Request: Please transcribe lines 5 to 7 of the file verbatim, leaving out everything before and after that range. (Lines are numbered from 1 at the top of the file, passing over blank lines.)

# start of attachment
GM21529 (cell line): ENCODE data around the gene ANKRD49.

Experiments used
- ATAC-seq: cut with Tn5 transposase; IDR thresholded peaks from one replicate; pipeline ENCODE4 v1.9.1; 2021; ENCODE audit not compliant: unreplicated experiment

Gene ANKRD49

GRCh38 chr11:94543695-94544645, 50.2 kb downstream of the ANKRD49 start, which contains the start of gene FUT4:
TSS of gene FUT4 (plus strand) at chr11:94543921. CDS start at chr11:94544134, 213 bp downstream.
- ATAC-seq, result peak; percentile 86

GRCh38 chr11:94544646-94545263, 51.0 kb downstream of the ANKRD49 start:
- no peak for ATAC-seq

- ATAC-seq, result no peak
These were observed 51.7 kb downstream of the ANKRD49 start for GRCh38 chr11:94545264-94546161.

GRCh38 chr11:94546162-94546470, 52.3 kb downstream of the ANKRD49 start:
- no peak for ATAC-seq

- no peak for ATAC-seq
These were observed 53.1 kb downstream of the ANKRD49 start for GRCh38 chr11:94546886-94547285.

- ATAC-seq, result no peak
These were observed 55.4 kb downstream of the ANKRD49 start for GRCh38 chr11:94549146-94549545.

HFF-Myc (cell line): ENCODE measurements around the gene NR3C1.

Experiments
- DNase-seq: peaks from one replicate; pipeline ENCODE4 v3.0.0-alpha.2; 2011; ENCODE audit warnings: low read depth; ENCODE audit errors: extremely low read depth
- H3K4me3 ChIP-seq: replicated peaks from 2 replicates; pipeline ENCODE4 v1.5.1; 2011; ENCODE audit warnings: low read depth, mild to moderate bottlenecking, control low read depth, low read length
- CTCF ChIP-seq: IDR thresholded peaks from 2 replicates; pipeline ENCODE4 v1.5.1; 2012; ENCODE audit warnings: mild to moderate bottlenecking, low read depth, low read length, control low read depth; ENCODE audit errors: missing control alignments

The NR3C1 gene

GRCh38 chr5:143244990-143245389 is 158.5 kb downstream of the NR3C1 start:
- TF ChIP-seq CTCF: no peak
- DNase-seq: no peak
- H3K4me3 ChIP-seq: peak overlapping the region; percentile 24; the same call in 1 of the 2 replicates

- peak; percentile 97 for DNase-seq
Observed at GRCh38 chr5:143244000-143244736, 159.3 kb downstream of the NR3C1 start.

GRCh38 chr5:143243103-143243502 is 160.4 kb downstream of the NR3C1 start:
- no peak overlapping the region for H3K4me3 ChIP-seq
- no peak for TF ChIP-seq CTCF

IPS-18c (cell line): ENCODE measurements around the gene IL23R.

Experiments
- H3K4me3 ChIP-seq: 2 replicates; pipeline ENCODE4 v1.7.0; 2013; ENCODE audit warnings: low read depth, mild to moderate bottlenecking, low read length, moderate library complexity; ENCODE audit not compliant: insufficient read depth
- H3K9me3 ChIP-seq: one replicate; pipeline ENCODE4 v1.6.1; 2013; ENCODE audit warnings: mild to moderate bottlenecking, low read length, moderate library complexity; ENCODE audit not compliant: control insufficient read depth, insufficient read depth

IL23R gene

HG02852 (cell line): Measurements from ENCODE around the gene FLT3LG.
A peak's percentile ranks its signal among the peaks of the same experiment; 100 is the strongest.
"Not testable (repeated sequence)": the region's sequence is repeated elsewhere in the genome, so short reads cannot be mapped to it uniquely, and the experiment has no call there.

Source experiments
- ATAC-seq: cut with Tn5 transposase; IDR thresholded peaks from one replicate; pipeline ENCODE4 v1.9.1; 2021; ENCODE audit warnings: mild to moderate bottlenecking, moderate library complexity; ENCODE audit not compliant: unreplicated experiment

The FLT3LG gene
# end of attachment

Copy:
GRCh38 chr11:94543695-94544645, 50.2 kb downstream of the ANKRD49 start, which contains the start of gene FUT4:
TSS of gene FUT4 (plus strand) at chr11:94543921. CDS start at chr11:94544134, 213 bp downstream.
- ATAC-seq, result peak; percentile 86